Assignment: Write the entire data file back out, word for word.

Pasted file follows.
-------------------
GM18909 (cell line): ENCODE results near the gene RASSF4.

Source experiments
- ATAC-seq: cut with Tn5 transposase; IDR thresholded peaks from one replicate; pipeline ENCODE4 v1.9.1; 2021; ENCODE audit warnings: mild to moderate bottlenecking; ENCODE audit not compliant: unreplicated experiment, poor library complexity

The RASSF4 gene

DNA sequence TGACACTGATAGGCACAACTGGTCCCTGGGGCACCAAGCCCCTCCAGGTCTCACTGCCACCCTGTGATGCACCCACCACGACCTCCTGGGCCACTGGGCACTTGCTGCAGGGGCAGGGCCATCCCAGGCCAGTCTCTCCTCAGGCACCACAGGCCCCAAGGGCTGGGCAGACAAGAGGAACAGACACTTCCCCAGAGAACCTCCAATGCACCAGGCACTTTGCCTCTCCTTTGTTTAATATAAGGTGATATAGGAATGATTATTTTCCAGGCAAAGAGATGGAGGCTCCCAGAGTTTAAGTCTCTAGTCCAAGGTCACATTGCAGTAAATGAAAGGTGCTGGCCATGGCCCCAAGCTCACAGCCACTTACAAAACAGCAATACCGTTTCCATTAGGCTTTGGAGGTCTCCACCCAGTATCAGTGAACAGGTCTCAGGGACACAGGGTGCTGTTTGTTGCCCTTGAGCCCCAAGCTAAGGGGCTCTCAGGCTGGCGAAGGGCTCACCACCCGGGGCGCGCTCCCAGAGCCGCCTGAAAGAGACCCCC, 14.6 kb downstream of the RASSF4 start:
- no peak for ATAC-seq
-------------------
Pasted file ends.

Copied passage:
GM18909 (cell line): ENCODE results near the gene RASSF4.

Source experiments
- ATAC-seq: cut with Tn5 transposase; IDR thresholded peaks from one replicate; pipeline ENCODE4 v1.9.1; 2021; ENCODE audit warnings: mild to moderate bottlenecking; ENCODE audit not compliant: unreplicated experiment, poor library complexity

The RASSF4 gene

DNA sequence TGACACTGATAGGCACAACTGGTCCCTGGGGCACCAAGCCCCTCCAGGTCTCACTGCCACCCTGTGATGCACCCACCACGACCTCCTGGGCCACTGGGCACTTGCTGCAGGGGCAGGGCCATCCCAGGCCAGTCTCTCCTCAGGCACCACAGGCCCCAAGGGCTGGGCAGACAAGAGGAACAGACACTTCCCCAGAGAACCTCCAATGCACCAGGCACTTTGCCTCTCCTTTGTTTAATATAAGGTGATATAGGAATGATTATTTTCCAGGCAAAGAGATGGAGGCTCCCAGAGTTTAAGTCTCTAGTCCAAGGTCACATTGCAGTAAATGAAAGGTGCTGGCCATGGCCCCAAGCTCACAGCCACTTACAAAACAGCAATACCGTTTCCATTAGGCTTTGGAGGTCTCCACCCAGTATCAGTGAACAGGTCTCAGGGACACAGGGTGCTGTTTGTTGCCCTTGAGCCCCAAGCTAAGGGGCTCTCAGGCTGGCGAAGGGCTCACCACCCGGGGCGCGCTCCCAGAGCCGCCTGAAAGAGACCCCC, 14.6 kb downstream of the RASSF4 start:
- no peak for ATAC-seq